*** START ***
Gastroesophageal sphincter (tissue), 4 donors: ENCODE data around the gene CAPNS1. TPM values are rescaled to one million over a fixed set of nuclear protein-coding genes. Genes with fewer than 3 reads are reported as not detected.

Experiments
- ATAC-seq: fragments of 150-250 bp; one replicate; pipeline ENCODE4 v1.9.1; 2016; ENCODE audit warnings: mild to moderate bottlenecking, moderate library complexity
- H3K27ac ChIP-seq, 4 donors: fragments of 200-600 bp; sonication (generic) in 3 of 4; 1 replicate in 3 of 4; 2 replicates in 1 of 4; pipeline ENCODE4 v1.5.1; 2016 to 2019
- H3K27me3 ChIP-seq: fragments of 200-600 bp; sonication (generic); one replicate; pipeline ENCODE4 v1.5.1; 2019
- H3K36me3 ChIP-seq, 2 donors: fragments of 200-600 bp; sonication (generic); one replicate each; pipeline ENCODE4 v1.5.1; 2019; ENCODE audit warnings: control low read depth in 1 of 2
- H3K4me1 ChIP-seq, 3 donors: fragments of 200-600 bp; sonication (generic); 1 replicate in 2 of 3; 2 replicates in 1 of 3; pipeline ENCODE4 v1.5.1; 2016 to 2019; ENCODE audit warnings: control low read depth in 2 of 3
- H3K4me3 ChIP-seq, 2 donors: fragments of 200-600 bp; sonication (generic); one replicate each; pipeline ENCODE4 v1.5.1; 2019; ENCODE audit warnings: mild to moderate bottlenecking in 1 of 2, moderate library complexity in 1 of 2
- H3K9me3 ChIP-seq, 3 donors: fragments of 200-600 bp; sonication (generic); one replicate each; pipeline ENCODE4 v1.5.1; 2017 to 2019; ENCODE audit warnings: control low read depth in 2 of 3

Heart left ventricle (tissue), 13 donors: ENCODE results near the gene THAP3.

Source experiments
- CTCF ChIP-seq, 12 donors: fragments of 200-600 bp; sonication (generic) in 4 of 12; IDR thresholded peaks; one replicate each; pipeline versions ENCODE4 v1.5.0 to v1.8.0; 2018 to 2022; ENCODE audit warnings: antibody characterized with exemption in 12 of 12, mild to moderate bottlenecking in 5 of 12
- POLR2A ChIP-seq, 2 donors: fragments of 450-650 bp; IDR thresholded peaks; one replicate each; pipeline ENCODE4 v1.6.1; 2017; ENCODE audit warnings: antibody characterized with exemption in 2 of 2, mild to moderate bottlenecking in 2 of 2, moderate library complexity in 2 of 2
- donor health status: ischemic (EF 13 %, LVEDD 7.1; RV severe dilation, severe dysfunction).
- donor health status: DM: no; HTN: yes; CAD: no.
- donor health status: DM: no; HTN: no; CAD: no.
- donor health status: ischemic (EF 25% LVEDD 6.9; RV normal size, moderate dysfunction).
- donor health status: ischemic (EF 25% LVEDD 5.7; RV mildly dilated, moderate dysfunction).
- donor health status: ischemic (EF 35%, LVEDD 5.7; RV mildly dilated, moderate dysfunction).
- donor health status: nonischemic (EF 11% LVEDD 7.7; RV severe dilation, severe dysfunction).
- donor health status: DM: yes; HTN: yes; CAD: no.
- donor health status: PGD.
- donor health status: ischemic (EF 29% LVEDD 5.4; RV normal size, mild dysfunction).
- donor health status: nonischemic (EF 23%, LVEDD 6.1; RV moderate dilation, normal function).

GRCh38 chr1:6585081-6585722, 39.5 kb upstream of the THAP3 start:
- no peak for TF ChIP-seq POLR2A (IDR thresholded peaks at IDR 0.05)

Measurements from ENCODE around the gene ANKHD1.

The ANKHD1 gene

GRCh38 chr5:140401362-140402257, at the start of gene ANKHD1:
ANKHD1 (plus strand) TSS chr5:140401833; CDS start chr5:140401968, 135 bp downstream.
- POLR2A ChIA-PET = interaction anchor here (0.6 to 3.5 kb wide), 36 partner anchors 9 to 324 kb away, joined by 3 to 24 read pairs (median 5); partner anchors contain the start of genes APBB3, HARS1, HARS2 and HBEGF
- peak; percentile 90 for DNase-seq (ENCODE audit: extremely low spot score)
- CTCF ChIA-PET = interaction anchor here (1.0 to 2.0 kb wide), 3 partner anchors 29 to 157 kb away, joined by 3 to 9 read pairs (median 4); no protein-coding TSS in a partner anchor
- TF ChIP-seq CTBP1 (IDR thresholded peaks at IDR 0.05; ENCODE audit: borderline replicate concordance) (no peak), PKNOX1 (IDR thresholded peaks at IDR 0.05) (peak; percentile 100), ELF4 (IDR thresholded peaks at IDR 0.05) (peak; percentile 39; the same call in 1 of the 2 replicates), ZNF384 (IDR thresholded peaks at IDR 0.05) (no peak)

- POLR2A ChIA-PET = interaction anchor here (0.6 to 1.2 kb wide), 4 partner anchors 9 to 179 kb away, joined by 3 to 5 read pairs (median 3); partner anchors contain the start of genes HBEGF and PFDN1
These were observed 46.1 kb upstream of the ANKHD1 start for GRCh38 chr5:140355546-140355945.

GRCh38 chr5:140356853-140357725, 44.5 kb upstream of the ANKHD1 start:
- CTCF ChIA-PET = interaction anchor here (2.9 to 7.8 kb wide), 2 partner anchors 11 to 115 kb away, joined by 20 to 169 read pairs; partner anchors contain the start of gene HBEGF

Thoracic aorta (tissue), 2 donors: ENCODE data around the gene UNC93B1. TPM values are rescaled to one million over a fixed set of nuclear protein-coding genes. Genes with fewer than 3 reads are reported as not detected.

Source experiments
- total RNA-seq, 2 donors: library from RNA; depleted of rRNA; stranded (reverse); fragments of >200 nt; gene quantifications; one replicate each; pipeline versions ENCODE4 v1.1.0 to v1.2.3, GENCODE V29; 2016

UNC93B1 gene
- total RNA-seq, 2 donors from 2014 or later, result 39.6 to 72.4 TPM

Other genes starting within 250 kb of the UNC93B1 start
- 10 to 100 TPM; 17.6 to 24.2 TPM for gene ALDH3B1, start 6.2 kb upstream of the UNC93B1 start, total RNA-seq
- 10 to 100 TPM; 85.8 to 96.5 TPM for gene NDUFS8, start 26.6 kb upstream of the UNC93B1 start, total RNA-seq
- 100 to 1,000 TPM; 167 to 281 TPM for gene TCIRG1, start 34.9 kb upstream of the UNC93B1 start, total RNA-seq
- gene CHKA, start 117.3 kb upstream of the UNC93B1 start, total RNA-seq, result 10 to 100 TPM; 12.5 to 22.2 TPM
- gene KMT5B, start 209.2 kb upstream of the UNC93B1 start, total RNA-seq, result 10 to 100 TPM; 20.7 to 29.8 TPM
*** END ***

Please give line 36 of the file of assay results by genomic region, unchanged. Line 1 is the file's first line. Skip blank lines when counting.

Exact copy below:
These were observed 46.1 kb upstream of the ANKHD1 start for GRCh38 chr5:140355546-140355945.